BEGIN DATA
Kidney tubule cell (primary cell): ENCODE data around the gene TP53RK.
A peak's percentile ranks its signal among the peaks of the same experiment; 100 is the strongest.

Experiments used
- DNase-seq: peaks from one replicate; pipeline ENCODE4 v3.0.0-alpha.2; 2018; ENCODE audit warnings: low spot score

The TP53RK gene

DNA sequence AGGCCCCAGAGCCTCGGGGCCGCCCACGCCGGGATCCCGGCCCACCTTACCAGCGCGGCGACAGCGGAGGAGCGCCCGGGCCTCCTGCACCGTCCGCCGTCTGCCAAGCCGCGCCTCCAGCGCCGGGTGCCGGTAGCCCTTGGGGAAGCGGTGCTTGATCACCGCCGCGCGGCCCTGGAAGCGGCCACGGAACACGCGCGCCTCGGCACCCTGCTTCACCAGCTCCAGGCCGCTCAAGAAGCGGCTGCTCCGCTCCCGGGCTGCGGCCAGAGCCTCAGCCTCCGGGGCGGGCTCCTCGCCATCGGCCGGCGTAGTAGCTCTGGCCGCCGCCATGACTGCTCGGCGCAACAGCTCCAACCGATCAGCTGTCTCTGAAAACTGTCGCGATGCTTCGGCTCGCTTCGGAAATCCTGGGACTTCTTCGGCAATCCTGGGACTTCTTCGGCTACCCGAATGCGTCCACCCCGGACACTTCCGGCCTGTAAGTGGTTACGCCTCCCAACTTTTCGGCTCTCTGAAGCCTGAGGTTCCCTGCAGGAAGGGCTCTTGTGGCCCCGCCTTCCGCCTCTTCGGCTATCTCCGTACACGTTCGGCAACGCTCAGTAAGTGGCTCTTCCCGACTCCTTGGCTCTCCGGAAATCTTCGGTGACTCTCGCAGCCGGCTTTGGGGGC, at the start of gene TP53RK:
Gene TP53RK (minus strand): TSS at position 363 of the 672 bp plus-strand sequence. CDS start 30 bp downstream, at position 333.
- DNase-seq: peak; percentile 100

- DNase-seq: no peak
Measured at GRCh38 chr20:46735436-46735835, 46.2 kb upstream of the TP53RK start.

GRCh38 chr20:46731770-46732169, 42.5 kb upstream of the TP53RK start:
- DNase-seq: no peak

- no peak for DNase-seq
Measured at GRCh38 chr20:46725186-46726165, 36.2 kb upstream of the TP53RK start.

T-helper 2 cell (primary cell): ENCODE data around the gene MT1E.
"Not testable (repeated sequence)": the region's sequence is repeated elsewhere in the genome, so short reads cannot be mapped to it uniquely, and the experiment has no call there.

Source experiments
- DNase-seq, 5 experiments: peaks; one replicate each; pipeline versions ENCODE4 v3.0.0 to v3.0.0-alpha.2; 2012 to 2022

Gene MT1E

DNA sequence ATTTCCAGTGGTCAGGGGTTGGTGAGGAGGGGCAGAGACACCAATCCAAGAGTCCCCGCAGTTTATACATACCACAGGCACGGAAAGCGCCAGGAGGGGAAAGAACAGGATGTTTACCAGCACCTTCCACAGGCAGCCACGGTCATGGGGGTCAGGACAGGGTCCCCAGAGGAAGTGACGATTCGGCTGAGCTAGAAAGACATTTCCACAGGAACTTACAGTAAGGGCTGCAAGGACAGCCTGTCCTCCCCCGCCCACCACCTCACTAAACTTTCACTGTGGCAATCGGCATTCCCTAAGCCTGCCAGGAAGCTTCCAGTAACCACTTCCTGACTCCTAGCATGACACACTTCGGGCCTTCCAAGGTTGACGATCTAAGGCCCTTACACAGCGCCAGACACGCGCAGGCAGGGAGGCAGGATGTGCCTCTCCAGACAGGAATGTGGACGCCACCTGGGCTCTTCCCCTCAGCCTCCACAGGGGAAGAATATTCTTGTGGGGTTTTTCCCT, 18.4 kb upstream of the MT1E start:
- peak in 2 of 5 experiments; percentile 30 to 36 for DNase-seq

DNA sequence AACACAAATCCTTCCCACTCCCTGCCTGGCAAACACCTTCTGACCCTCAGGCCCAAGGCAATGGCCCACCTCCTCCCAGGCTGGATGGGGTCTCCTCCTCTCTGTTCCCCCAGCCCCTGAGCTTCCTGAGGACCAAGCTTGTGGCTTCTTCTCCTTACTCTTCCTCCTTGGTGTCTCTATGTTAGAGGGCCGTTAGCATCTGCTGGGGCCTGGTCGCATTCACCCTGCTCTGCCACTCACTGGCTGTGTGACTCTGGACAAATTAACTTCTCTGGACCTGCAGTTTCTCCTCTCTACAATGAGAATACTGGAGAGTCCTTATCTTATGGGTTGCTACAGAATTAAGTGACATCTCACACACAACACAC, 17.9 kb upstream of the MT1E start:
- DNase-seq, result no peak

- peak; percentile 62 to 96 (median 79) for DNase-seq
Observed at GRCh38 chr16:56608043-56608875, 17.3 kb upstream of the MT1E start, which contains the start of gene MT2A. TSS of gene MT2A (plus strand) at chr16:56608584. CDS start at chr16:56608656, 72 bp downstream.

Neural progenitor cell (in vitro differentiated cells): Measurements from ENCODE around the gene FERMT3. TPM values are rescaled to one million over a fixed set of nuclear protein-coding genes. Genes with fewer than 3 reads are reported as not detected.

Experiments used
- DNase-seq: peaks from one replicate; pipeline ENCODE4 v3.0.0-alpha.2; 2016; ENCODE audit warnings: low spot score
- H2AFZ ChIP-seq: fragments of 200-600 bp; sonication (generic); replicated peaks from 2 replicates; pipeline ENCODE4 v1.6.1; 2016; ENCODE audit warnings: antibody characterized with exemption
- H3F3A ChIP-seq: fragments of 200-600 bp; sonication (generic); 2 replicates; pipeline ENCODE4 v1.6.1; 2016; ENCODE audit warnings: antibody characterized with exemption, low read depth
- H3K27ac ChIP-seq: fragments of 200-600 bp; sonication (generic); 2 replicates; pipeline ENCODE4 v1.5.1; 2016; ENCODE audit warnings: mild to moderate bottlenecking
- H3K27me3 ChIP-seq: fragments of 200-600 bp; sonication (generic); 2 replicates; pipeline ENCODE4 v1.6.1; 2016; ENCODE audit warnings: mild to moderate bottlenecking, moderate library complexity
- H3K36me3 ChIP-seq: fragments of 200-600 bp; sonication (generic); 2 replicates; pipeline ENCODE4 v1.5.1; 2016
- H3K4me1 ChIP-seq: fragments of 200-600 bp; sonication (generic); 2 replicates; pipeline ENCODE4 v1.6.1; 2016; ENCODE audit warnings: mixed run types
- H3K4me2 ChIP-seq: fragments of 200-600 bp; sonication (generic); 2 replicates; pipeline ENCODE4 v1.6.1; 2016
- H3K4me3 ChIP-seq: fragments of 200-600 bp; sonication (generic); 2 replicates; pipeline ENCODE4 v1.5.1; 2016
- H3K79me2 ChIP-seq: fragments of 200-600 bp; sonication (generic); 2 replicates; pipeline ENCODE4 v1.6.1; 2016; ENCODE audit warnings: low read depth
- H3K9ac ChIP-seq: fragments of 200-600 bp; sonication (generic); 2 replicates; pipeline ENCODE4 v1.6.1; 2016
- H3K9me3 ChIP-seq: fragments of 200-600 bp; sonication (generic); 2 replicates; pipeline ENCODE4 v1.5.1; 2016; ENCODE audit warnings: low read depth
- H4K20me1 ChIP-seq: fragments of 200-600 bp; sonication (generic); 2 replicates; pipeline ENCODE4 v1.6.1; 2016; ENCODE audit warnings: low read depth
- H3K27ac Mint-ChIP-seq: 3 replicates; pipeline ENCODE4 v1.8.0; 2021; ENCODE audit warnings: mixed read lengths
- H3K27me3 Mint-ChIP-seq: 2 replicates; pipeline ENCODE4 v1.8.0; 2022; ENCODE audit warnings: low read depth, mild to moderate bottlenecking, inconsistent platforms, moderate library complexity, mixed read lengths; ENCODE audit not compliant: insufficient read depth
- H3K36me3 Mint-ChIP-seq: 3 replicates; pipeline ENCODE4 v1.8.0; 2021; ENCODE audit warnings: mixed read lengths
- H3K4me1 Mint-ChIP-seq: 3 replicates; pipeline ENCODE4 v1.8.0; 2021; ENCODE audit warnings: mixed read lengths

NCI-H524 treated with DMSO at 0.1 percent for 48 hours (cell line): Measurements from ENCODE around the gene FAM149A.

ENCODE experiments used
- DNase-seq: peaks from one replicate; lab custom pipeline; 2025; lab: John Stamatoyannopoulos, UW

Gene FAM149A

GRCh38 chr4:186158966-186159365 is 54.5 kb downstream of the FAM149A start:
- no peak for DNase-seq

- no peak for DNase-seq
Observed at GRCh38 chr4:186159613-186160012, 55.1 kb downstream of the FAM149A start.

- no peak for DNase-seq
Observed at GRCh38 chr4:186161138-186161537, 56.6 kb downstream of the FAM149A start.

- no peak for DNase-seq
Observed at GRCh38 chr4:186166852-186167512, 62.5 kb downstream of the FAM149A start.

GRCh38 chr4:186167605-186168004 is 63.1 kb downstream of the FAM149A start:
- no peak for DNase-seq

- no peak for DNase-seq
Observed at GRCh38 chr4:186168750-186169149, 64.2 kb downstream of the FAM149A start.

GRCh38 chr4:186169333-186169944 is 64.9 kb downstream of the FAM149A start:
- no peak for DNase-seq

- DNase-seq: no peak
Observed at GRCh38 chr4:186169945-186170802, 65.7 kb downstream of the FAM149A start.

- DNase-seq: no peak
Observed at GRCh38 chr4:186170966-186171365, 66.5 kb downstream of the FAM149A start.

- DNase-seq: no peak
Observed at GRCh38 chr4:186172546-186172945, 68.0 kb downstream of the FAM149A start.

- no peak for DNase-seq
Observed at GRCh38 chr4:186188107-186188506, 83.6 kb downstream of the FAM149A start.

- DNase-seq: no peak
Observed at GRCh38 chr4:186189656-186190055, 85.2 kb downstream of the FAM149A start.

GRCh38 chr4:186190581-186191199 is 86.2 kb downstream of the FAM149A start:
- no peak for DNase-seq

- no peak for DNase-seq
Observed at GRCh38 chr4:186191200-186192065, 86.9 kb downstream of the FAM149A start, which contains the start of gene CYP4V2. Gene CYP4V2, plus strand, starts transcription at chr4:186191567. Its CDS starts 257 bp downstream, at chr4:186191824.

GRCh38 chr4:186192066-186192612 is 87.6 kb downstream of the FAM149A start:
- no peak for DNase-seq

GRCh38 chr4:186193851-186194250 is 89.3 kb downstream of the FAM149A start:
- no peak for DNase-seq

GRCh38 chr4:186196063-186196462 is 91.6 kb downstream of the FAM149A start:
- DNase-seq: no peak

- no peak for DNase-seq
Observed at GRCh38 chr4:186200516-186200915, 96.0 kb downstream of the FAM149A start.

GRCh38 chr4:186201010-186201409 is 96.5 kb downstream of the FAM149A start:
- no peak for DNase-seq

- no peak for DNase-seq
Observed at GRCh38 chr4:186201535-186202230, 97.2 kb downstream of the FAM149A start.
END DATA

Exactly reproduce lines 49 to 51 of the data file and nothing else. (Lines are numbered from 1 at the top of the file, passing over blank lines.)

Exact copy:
GRCh38 chr4:186158966-186159365 is 54.5 kb downstream of the FAM149A start:
- no peak for DNase-seq

- no peak for DNase-seq